Have you noticed that certain high performers seem to be impressive in a range of arenas? There are tennis players that retire from the court, start a charity and, somehow, raise a million dollars in a single event. Influencers build a platform, decide to write a book and hit the New York Times bestseller list on their first attempt. Lawyers consider a career change into acting and make more progress in the industry in a few months than many who’ve auditioned for decades. But why? Are these elites smarter or work harder? Those qualities can play a part, but their repeated success is often due to them being able to leverage their existing networks.

The tennis player, for instance, might have a host of celebrity friends willing to support their first charity event. The YouTuber who hit the NYT, meanwhile, might have an agent with direct access to Big 4 publishing executives. And the lawyer who got the TV deal might have helped lots of TV producer clients and got a breakout role in return. If you already have your own network, you can achieve similar progress, but don’t worry if you don’t. There’s a whole industry based on leveraging other people’s networks. Many authors sponsor influencers to market their work or pay a discount promo site like BookBub. Using these methods, you’ll reach far more readers than you could on your own.


The tech revolution is problematic in some ways, but there’s no denying how much it has increased productivity for office-based companies. Not only has software made routine tasks quicker than they would have been a few decades ago but it has also removed some tasks altogether from a workday. When’s the last time you manually thanked a reader for joining your email list? When did you last have to print a physical poster and stick it to a notice board? If you wrote and published books in 1980, you probably wouldn’t have even heard of a digital mailing list, and posters were an expected part of advertising, particularly for events like book signings.

These days, we can get more done simply because we can leverage systems. Creating a landing page to collect customer information is simple. So is setting up an automated email sequence to deliver freebies to readers. Many savvy authors can even use systems to schedule advertising ahead of a launch and stimulate Amazon’s recommendation engine to leverage the site’s organic discoverability. There are thousands of ways to leverage tech in the modern age. For you, it could be as complex as running an interweaved bestseller ad strategy or as simple as sharing an editable checklist with your virtual freelancer team on Google Docs.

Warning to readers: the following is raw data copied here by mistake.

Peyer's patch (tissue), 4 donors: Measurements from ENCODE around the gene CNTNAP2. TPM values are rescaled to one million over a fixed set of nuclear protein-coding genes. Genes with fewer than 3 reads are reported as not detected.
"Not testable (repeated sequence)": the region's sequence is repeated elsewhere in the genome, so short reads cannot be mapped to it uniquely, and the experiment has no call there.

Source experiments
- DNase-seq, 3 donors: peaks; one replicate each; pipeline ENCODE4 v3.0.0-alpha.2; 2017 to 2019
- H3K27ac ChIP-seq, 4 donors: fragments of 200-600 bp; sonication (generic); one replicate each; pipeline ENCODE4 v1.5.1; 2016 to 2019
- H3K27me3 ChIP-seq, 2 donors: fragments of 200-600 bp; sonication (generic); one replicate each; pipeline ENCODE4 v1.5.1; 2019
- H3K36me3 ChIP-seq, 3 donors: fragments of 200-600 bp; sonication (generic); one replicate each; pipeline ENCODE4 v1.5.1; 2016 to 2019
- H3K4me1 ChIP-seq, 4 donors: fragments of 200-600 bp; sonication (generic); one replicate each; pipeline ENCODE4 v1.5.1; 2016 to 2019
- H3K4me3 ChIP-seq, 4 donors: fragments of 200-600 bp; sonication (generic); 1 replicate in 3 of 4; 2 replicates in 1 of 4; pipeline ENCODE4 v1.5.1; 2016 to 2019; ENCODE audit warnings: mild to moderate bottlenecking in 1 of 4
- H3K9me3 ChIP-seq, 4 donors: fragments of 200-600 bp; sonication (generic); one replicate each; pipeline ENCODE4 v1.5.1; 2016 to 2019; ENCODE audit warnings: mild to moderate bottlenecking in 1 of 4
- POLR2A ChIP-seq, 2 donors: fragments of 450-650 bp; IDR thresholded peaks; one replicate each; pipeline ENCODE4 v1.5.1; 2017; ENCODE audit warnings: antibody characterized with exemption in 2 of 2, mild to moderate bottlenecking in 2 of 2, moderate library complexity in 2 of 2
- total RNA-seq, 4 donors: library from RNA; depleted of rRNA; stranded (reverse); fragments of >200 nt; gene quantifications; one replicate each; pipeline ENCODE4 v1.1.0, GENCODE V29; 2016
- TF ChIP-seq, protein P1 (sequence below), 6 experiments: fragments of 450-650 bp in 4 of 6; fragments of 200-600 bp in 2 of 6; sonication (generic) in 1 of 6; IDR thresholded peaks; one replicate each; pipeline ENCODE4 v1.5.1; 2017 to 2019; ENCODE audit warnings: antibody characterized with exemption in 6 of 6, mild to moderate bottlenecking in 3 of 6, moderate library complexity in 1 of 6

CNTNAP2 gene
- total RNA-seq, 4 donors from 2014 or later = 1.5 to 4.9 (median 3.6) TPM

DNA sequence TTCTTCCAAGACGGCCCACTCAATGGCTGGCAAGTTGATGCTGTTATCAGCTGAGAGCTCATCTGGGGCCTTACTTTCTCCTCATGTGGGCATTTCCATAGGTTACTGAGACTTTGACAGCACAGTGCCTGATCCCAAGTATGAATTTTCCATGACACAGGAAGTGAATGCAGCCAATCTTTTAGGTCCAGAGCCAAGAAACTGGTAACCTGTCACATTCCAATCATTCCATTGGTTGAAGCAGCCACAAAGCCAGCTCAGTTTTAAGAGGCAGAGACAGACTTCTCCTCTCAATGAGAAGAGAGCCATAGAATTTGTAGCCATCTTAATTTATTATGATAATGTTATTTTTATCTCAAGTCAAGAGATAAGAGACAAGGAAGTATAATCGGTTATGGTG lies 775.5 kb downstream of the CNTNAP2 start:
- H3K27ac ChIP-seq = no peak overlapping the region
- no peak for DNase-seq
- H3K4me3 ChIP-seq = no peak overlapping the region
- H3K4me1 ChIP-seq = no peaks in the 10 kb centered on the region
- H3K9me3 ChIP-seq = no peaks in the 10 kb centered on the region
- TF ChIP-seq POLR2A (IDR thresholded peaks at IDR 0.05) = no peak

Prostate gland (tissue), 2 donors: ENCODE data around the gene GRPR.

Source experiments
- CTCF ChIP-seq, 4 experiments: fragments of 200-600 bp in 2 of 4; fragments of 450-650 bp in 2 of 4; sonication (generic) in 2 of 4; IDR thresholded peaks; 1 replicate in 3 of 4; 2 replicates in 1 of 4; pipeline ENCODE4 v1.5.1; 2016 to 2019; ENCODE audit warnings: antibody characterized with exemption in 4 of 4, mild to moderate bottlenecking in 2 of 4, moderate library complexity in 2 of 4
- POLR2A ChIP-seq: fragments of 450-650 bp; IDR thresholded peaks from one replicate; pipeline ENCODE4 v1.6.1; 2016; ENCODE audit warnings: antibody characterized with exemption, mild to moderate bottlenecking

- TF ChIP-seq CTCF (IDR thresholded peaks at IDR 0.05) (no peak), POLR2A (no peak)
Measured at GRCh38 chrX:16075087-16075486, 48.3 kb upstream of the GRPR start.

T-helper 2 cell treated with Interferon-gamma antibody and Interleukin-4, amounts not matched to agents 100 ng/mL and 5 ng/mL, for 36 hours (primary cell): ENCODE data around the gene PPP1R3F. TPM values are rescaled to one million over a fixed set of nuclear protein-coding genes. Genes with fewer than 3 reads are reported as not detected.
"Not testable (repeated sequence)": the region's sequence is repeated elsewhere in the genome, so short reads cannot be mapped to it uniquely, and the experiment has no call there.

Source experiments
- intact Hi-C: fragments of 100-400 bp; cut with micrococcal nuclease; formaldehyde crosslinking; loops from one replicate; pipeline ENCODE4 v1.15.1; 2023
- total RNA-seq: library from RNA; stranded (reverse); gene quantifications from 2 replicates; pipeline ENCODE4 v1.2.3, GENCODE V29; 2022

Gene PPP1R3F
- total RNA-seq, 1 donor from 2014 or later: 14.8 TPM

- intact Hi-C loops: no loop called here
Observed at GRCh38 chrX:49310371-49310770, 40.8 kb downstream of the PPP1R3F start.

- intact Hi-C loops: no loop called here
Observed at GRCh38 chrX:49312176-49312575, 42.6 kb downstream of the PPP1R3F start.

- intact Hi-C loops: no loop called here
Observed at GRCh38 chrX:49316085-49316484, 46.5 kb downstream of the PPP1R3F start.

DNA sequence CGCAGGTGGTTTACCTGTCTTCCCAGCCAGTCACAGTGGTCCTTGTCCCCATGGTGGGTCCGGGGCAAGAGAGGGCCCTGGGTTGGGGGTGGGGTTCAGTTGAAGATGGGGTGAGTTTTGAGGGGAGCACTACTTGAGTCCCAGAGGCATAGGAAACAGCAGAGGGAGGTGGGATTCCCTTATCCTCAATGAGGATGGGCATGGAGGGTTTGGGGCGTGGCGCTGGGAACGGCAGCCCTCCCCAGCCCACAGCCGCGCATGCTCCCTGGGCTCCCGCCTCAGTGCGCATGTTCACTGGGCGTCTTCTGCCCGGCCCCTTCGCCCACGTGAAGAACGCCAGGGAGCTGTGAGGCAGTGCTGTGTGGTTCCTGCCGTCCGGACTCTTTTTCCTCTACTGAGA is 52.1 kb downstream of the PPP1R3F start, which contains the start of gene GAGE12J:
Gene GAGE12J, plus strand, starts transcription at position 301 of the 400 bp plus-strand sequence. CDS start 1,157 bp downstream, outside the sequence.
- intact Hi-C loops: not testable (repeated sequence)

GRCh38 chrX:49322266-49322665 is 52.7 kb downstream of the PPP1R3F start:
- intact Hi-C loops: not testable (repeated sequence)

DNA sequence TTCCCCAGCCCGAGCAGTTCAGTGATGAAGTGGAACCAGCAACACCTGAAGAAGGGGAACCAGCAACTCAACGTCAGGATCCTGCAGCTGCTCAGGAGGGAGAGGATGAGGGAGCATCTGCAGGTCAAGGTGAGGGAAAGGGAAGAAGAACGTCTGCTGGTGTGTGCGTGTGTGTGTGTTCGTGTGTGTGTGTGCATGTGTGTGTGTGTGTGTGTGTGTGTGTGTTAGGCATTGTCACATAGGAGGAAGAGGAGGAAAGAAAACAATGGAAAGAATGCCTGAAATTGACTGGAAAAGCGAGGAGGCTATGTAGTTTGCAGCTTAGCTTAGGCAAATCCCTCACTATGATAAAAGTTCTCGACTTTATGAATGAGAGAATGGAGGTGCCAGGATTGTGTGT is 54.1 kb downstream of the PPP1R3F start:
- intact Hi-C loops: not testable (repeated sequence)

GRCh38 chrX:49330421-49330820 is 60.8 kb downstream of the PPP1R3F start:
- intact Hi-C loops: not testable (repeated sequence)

In finance, using leverage means borrowing money to invest in an asset you could not afford to purchase upfront with the purpose of amplifying your potential returns. Say, for example, an investor has $20,000. They could invest it in the stock market, unleveraged, and average a 5% return in a year, making $1,000 profit. Alternatively, however, they could use the $20,000 as a deposit on a $200,000 property, see the home appreciate by 5%, and make $10,000 in the same timeframe—ten times more! Admittedly, if the house dropped in value by 5% and they sold it, they would also lose ten times more. Using financial leverage is risky. That said, it can be useful.

Bestselling thriller author Adam Croft, for instance, has spoken publicly about his early Facebook ad successes. Before breaking out, Croft reportedly couldn’t afford to maintain expensive daily ads. Once his small ads started producing a predictable profit, however, he knew he had to scale quickly to maintain momentum. He just had one problem: while the advertising money left his account immediately, his royalties wouldn’t arrive for months. Hence, using leverage, he borrowed cash to feed the profit machine and quickly made a fortune. It’s a strategy any author can replicate. Just ensure you start with great books and ads that produce a consistent profit.

Think of leverage as an amplifier. If your author business is growing, it can facilitate a meteoric rise. If it’s sinking, though, leverage can also multiply your losses. Hence, be careful. This blog post is not financial advice. If you’re going to harness leverage, that’s up to you. But do so only after you’ve mastered the basics and got your ducks in a row. It’s riskier but, used wisely, the greater risk can produce fantastic rewards.

Daniel Parsons

Daniel Parsons

Dan Parsons is the bestselling author of multiple series. His Creative Business books for authors and other entrepreneurs contains several international bestsellers. Meanwhile, his fantasy and horror series, published under Daniel Parsons, have topped charts around the world and been used to promote a major Hollywood movie. For more information on writing, networking, and building your creative business, check out all of Dan’s non-fiction books here.